Thursday, May 4, 2017

Anything Is Possible by Elizabeth Strout

Anything Is Possible by Elizabeth Strout
Published April 2017 by Random House Publishing
Source: my copy courtesy through the publisher through Netgalley in exchange for an honest review

Publisher's Summary:
Anything Is Possible explores the whole range of human emotion through the intimate dramas of people struggling to understand themselves and others.

Here are two sisters: One trades self-respect for a wealthy husband while the other finds in the pages of a book a kindred spirit who changes her life. The janitor at the local school has his faith tested in an encounter with an isolated man he has come to help; a grown daughter longs for mother love even as she comes to accept her mother’s happiness in a foreign country; and the adult Lucy Barton (the heroine of My Name Is Lucy Barton, the author’s celebrated New York Times bestseller) returns to visit her siblings after seventeen years of absence.

My Thoughts:
So it's a book by Elizabeth Strout. I'm reading it and I don't even need to read a summary to know that. Which means I went into this book with absolutely no clue what it was. Which is often a good thing. In this case, it was a bit of a jolt when I started reading and, all of a sudden Lucy Barton was in the story. And by a bit of a jolt, I mean I wasn't sure at all that I liked it. I wondered if Strout had decided to take an easy out and just use some leftover material.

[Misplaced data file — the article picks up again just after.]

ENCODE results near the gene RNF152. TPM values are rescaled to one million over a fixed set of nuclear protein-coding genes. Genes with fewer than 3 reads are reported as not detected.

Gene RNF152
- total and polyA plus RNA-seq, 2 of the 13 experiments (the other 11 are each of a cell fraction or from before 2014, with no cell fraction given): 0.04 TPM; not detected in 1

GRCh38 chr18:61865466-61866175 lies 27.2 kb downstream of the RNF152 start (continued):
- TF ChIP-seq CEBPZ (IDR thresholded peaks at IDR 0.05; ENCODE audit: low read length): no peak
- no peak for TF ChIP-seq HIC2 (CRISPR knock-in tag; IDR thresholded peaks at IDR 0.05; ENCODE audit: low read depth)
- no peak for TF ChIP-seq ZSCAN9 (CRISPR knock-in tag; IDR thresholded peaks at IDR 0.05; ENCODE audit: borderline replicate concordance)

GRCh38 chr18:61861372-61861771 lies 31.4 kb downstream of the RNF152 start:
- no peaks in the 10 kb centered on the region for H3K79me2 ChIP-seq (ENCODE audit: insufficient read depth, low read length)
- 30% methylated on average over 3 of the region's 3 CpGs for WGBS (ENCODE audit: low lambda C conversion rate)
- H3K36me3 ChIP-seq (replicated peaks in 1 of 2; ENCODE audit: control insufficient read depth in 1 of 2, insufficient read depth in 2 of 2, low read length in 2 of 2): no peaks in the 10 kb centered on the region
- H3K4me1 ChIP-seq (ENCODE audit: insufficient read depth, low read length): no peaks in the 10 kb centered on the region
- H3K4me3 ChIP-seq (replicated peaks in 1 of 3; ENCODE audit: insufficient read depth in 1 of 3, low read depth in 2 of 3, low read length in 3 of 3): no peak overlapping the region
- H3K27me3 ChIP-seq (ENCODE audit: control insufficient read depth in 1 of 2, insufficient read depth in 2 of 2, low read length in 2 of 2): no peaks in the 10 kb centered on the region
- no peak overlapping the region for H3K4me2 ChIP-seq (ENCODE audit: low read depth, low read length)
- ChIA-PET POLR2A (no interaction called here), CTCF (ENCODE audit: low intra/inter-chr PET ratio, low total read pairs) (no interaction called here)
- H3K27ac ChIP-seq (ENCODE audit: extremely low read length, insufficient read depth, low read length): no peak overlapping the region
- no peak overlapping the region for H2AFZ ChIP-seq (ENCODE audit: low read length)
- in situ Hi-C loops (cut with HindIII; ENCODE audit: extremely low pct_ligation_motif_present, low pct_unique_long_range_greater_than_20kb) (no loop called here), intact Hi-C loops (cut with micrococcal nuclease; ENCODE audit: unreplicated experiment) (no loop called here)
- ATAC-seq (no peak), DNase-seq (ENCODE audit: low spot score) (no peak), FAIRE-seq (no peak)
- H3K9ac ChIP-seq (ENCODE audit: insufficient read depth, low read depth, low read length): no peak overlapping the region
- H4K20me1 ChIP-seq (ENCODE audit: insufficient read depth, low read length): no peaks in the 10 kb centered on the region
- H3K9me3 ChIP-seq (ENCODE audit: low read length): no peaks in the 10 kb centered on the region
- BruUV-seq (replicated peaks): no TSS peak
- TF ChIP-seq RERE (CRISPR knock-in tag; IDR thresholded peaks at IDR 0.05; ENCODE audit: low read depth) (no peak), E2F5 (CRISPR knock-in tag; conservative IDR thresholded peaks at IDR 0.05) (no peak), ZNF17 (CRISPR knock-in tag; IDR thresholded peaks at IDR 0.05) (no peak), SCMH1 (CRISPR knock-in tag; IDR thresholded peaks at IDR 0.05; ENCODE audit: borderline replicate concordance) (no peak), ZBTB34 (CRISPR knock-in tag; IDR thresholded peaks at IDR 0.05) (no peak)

But, wait. What if Lucy's hometown of Amgash has stayed with her and she wanted to visit the people in that town more closely? Or, is she just brilliant and planned it all along? I don't know. I just know that it didn't take me very long to get over my initial hesitation.

There is nothing flashy about Strout's writing. There are no gripping plots nor literary gymnasts (ala Michael Chabon). Instead, not a word is wasted in these quiet stories of people in pain, people hiding secrets.

Charlie McCauley, for example, who has fallen out of love with his wife:
"The very stuff that would make him roll his eyes now - her utter foolishness, the useless, nauseating softness that lay at the center of her - had thrilled him quietly that day with a rush of love and protectiveness as the autumn smell of earth filled him, kneeling there with the trowel."
Despite her economy of words, Strout still paints vivid pictures.
"Panic, like a large minnow darting upstream, moved back and forth inside him. He was suddenly as homesick as a child sent to stay with relatives: when the furniture seemed large and dark and strange, and the smell peculiar, each detail assaultive with a differentness that was almost unbearable. I want to go home, he thought."
This is how you write damaged characters. And this is how you treat them with compassion,  without glossing over their flaws. Every person has a story. Elizabeth Strout is brilliant in the way she tells those stories.



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